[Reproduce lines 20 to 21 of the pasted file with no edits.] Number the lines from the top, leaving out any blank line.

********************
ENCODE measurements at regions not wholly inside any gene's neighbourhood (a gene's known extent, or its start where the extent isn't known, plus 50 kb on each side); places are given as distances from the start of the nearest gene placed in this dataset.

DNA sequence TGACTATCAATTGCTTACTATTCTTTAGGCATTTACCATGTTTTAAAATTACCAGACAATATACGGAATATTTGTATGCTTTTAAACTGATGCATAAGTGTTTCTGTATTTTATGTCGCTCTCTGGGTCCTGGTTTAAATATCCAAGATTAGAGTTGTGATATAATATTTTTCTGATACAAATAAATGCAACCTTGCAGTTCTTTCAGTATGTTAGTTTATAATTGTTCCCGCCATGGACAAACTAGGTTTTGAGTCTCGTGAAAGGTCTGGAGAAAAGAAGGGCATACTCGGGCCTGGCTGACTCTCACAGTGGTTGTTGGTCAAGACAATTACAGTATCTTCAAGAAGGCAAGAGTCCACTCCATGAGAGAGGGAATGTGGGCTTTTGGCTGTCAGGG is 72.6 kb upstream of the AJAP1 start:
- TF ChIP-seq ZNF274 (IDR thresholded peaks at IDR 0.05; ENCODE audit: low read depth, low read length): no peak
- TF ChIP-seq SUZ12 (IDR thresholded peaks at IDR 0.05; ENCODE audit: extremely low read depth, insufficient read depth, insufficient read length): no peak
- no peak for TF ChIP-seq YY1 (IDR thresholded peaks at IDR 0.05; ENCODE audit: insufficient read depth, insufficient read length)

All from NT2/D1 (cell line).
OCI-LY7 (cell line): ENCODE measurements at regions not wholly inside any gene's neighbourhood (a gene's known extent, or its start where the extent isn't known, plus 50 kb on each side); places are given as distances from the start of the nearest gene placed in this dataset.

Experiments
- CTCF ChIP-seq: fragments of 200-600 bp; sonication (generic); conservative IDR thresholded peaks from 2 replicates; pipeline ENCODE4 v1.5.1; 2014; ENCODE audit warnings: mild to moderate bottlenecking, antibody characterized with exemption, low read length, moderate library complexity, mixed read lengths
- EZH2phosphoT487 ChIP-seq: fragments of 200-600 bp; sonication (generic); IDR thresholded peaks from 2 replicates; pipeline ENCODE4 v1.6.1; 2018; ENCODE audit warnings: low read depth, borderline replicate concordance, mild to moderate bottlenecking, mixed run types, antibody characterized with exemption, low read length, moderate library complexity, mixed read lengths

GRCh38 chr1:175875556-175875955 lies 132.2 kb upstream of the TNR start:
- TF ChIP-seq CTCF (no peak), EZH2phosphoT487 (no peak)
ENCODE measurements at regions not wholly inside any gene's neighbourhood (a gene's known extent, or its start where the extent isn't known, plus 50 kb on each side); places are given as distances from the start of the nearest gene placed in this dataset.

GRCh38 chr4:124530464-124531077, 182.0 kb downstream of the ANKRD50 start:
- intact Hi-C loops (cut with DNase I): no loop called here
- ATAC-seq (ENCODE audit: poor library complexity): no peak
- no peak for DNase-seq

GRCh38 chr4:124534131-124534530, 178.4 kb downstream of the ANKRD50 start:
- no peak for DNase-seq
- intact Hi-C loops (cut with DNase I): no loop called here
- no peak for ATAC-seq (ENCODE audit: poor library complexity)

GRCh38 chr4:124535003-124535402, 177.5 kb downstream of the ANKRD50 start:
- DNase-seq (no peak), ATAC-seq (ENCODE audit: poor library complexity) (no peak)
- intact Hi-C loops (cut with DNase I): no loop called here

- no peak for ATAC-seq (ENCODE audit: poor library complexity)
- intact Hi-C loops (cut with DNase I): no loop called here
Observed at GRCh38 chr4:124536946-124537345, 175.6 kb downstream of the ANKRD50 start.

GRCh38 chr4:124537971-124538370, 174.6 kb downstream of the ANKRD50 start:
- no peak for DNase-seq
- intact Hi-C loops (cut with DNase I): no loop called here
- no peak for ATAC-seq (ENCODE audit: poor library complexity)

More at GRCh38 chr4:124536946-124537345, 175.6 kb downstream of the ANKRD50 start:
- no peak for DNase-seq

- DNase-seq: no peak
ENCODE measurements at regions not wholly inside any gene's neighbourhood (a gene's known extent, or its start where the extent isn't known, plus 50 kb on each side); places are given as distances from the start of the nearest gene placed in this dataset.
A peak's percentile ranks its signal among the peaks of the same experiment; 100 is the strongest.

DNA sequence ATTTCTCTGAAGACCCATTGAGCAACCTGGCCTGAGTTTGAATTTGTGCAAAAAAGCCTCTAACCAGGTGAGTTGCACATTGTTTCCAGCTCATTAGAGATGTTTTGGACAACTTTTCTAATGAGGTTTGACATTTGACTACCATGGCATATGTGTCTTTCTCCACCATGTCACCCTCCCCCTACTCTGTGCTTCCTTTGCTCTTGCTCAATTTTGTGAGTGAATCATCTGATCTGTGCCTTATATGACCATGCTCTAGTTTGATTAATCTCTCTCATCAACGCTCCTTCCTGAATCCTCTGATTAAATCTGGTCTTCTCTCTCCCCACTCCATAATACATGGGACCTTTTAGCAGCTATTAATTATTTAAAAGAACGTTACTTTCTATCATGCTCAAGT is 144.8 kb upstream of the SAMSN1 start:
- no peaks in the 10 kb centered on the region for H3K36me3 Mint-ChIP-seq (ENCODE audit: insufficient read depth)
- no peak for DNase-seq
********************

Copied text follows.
- intact Hi-C loops (cut with DNase I): no loop called here
- no peak for ATAC-seq (ENCODE audit: poor library complexity)